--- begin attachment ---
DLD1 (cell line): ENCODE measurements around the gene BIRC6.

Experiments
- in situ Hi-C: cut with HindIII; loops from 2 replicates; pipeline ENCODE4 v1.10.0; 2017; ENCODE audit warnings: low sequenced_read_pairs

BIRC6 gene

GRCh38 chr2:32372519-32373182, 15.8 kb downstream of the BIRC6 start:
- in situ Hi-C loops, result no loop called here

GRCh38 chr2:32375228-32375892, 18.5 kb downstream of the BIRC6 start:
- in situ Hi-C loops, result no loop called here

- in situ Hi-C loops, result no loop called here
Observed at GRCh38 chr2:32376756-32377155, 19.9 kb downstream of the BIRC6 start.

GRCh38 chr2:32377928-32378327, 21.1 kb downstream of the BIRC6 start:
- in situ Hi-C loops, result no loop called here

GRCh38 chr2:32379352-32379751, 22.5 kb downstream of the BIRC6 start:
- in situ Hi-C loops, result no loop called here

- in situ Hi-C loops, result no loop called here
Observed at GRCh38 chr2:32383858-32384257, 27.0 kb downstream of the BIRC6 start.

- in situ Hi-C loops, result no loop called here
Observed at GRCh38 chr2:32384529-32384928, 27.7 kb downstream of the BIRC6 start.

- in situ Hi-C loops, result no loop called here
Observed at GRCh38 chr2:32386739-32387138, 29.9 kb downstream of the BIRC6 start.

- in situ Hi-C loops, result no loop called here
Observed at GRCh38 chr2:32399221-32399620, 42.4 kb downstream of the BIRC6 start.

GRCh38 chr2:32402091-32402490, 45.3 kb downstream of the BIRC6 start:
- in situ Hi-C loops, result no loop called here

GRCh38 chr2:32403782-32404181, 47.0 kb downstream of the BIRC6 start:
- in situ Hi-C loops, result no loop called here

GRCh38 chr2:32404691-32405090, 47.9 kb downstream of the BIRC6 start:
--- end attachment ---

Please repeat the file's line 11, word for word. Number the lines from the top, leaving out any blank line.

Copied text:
GRCh38 chr2:32377928-32378327, 21.1 kb downstream of the BIRC6 start: